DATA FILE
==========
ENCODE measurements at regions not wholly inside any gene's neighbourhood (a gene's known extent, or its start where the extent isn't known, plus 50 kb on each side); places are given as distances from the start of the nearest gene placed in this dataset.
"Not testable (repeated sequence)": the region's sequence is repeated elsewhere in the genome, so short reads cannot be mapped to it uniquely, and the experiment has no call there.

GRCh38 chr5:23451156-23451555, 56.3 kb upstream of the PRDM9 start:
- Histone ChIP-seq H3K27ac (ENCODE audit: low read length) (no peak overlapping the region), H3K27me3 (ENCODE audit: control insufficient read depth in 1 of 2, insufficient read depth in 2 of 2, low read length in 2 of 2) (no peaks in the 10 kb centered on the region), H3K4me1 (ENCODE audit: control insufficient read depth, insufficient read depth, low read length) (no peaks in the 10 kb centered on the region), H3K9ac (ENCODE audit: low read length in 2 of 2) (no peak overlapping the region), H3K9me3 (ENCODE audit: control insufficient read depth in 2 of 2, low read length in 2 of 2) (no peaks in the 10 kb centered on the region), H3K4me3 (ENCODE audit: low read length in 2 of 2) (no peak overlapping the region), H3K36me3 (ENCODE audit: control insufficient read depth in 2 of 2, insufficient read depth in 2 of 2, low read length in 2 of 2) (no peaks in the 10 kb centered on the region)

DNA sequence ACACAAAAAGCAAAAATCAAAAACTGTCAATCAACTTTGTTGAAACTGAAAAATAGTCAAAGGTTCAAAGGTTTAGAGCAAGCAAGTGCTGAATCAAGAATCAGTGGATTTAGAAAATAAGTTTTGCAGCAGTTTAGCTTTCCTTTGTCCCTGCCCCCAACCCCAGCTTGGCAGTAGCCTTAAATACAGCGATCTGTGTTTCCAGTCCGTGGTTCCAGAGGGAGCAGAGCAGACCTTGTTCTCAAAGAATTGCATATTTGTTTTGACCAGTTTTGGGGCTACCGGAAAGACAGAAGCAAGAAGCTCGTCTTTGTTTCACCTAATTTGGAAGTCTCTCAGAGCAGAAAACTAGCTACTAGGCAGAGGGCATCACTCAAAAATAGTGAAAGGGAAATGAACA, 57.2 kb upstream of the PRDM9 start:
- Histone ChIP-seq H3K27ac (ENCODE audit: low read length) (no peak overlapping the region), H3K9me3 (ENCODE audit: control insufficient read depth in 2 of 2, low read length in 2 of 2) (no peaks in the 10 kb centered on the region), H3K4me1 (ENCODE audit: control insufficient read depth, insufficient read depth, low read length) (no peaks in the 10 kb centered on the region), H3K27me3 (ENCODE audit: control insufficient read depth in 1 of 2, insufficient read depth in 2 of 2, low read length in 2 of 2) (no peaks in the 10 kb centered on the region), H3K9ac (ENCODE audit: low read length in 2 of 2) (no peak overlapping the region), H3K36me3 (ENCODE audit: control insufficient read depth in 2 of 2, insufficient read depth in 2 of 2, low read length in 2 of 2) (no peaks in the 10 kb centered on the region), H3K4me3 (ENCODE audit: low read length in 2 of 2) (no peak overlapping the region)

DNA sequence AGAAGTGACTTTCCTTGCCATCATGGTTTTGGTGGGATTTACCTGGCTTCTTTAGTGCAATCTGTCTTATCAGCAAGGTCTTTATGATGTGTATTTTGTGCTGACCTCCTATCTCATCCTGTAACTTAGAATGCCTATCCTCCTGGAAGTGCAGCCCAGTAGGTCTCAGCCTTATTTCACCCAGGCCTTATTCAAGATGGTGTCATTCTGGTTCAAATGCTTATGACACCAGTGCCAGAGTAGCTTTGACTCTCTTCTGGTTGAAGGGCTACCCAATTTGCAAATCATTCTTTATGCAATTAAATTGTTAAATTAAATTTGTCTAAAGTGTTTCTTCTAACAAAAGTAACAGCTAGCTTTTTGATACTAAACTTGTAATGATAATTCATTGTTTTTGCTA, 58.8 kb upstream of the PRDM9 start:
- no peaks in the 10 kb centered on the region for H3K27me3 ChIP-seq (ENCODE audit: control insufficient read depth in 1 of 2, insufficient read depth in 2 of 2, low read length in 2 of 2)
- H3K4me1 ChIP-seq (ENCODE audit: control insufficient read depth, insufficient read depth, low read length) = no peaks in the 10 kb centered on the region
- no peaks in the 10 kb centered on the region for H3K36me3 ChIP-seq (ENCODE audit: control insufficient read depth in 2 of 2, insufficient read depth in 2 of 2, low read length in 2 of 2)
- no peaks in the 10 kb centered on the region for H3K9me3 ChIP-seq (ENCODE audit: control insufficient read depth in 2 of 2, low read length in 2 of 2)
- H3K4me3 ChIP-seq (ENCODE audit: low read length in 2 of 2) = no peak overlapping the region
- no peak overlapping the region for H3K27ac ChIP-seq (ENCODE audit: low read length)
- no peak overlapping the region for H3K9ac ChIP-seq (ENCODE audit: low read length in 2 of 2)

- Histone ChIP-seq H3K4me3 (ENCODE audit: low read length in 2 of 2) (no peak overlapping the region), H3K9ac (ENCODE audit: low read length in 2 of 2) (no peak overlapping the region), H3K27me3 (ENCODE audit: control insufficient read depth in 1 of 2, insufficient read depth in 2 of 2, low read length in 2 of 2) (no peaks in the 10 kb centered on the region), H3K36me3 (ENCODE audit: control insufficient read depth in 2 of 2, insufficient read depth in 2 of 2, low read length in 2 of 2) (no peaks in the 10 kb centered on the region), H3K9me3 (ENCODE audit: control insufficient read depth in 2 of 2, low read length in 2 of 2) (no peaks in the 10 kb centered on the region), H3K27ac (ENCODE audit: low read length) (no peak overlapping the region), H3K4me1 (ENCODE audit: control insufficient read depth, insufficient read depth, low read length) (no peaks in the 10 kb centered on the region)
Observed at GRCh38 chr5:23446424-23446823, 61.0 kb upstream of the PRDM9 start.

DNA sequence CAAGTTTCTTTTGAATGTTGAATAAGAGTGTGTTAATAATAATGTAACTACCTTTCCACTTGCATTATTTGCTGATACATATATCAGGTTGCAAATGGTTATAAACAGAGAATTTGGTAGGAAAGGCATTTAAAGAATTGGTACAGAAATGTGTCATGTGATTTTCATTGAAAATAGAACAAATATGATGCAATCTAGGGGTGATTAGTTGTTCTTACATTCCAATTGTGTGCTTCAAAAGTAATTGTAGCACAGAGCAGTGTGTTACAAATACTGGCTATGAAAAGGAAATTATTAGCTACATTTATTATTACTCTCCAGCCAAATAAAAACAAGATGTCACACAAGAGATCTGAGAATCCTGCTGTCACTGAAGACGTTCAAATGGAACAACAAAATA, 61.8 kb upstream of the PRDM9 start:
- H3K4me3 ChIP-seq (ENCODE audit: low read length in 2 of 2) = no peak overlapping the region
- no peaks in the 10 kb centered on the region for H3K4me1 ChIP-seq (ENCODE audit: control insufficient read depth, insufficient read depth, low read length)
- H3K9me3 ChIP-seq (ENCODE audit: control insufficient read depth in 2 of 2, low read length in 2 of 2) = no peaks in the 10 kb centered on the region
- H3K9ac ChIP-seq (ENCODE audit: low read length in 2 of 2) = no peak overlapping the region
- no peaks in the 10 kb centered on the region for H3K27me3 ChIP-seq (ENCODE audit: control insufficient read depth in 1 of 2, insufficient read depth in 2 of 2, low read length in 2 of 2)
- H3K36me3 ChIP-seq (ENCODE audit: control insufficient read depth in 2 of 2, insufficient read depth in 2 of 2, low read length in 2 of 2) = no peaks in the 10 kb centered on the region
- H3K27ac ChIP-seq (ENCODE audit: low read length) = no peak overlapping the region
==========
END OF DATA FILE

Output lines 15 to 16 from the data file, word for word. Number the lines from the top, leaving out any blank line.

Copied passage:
- Histone ChIP-seq H3K4me3 (ENCODE audit: low read length in 2 of 2) (no peak overlapping the region), H3K9ac (ENCODE audit: low read length in 2 of 2) (no peak overlapping the region), H3K27me3 (ENCODE audit: control insufficient read depth in 1 of 2, insufficient read depth in 2 of 2, low read length in 2 of 2) (no peaks in the 10 kb centered on the region), H3K36me3 (ENCODE audit: control insufficient read depth in 2 of 2, insufficient read depth in 2 of 2, low read length in 2 of 2) (no peaks in the 10 kb centered on the region), H3K9me3 (ENCODE audit: control insufficient read depth in 2 of 2, low read length in 2 of 2) (no peaks in the 10 kb centered on the region), H3K27ac (ENCODE audit: low read length) (no peak overlapping the region), H3K4me1 (ENCODE audit: control insufficient read depth, insufficient read depth, low read length) (no peaks in the 10 kb centered on the region)
Observed at GRCh38 chr5:23446424-23446823, 61.0 kb upstream of the PRDM9 start.